Kendall's poems are in the Forward Anthologies of Best Poems of 2007, of 2010
and of first decade of 21st century. She has published three
collections with Cinnamon Press: The Drier The Brighter, Joy Change
and Climbing Postcards. She often collaborates with other artists. She
was one of twelve poets working with Alec Finlay on a public art project
http://www.whitepeak-darkpeak.co.uk/ (shortlisted for the prestigious ALICE
awards), and wrote text for Songs 'for my Grandmother' with
multi-instrumentalist and composer
Seaming To. Her monograph, Edward Thomas: The Origins of His Poetry
appeared with University of Wales Press in 2012 and she has edited two volumes
of Thomas's letters and poems: Edward Thomas's Poets with Carcanet, and
Poet to Poet: Edward Thomas's Letters to De la Mare with Seren. For seven
years, she worked as an English lecturer at Kanazawa University in Japan. Now
she is senior lecturer in English and Creative Writing at Salford University, is
writing vegetable poems as the incredible edible Poet Laureate of Todmorden, and
also working on a sequence of visual bird poems as part of a collection of
visual gardening poetry.
Statement of Poetics
for me is more and more about silence, gaps, space, the ma of Japanese
aesthetics, painting in or framed by the words and letters that drop unbidden
out of my brain. Visual Text. Text that has visual impact. Visuals that are
engraved upon text. Text and visuals that cannot be divided, that make,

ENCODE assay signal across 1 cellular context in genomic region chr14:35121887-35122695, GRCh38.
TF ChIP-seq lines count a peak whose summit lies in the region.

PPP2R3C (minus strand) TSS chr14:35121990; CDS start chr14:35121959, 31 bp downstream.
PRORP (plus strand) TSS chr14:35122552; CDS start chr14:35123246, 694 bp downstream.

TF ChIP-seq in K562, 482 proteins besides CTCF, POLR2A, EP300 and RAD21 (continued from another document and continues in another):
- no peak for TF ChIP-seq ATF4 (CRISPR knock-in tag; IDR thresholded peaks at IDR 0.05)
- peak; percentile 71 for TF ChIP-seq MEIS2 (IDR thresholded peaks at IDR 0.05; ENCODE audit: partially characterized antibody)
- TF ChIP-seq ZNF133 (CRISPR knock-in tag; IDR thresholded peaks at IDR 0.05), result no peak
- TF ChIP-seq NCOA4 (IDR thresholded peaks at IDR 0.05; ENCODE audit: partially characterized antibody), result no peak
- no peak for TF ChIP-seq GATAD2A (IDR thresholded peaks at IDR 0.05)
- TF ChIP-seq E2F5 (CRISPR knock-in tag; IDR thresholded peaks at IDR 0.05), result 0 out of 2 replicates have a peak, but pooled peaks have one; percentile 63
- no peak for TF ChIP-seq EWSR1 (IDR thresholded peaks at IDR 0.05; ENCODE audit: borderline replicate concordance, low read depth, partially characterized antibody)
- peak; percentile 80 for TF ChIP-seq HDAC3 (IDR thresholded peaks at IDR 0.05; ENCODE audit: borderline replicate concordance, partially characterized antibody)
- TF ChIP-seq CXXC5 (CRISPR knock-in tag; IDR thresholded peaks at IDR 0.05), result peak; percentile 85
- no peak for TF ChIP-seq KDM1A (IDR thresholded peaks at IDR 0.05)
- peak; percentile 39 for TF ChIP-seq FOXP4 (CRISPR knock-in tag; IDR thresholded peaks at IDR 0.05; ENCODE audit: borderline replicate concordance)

I am always alert for new ways of by-passing that difficult and debilitating process we like to call thought. The more I can catch myself, and, perhaps, my readers (viewers?) unawares, the better. Jacques Derrida, James Joyce, Caryl Churchill – these are my inspirers; and Keith Johnstone's Impro is my battered bible. I am thrilled by the language, look and experience of battling through texts like Russell Hoban's Riddley Walker, Adam Thirlwell's Kapow, Graham Rawle's Woman's World and the nightmarish textual shark in Raw Shark's Text enthralls, haunts and terrifies me.
Published and 'netted' on the net more than I would choose, I am turning, or re-turning, to paper, ink, pencil. Forget the cut and paste icons, bring on the scissors and the glue! As in Japanese sumi-e, what goes down stays down. A blot is not a mistake but an integral part of what I paint.
At my best I don't write poems, they come through me. They are perhaps not mine at all. They slip in from the edges when I am staring into space; when I am listening with nothing but my inner ear; when I am taking in the movements of my environment, the weather, the passers-by, the snatches of brilliancy that can illuminate the most everydayish speech. They slip in when I am feeling, being, the breath, the sensations, the pulsing of my body. It is these that suggest the mood, rhythm, objectness of what goes down on paper and of what does not.
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